What kept me from becoming better over the years

in #learninglast month

I am a daydreamer.

I like to spend hours and hours thinking about all kind of things or reliving parts of my life that already passed, trying to imagine different ways that things could have gone, or different things that I could have done in order to change my life in an interesting way.

Because of that I often spend time thinking about why I am where I am, and why I'm not better. I lament the fact that I quit doing some of the things that I was interested in, such as web design and development, or programming in general, because I know how far I could've gotten if I wouldn't have quit.

One thing that I've been thinking about for quite a while now was the reason for not getting better at everything I do over the years. Don't get me wrong - I did get better at the things I did, I just didn't improve as much as I would've wanted, or it took me too long to get where I am right now.

And after a lot of thinking I realized that the reason is my stubbornness and my idiotic way of thinking about improvement and mastery.

I have this dumb idea, that probably comes from playing too many video games, that if I want to truly learn something, if I want to master it, and to become really good at it, I HAVE to do it on my own, without any help. Otherwise it's "cheating".

I think I got this idea from playing so many video games because there, if you can't figure out things on your own, and you're constantly searching for what you need to do online, well, you're kind of cheating, ruining your fun. Things just aren't that fun if you can't figure them out yourself.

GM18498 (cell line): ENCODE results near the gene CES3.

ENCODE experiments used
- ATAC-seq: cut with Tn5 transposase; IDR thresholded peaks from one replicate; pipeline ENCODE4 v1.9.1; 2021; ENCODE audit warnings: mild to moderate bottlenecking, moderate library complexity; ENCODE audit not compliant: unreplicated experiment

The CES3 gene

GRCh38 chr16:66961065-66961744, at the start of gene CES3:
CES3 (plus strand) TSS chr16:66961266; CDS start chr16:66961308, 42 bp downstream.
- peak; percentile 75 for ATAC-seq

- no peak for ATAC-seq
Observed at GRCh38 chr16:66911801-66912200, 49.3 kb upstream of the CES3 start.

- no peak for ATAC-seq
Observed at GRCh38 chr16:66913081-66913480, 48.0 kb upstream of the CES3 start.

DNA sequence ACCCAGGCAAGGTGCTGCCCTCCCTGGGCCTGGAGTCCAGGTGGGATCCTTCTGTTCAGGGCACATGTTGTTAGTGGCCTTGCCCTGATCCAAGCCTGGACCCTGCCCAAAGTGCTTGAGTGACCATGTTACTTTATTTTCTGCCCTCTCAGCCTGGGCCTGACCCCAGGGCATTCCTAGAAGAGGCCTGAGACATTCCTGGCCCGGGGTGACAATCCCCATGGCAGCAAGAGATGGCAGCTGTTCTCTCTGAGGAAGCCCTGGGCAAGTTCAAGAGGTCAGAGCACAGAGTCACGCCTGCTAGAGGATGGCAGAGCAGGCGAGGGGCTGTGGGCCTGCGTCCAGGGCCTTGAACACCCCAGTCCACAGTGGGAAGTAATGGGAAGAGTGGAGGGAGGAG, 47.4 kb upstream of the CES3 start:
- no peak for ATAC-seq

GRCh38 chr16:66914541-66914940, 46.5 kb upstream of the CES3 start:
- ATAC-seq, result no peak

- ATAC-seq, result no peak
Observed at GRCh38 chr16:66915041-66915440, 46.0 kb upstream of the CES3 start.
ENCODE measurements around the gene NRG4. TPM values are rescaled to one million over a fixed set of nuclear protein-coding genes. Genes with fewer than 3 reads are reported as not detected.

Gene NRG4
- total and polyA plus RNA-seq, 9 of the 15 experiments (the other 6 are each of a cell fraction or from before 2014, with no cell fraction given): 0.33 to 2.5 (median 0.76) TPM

But this type of mentality affected my other activities, and especially things that I really want to get good at, such as writing, graphic design, 3D modelling, and so on. I want to be better at those things, and yet I subject myself to weeks and months of trial and error instead of simply searching for the right way to do something and learning from others.

Here's how learning something new works for me: I decide on which skill I want to acquire, then I watch a few tutorials or I read a few articles, in order to learn the basics. Once I understand the basics, I'll try a few projects on my own, and once I'm done with them, well, I get stuck. Completely.

At that point I have enough knowledge to use the skill I learned at basic levels, but I don't know enough to actually work on more difficult projects. Sometimes I'll ignore that and I'll pick a project that is way harder for my current knowledge level, and I work on it until I get something done.

That's pretty much how I learned 3D modelling, and the little C# I know right now. I just looked at a few tutorials in order to learn the basics and then I simply jumped right into more difficult projects without thinking too much about it.

But while this strategy can work really well, and it can really help you understand concepts that you might not understand that well otherwise, it can also slow down your learning process by a lot. You're basically rediscovering the wheel on your own, instead of just learning about it from others.

So I guess that if there's anything to take out of this post is that while discovering things on your own can be a great thing, watching tutorials and learning from others who know more than you is just as great.

As cliché as it may sound, balance is key. If you do what I do, and you try to master everything on your own without too much help, then you might understand certain concepts better, but you'll progress slowly. If you do the other thing, where you just watch tutorials again and again, you'll never be able to do something on your own, without the help of a video or an article. The best method is to balance them both.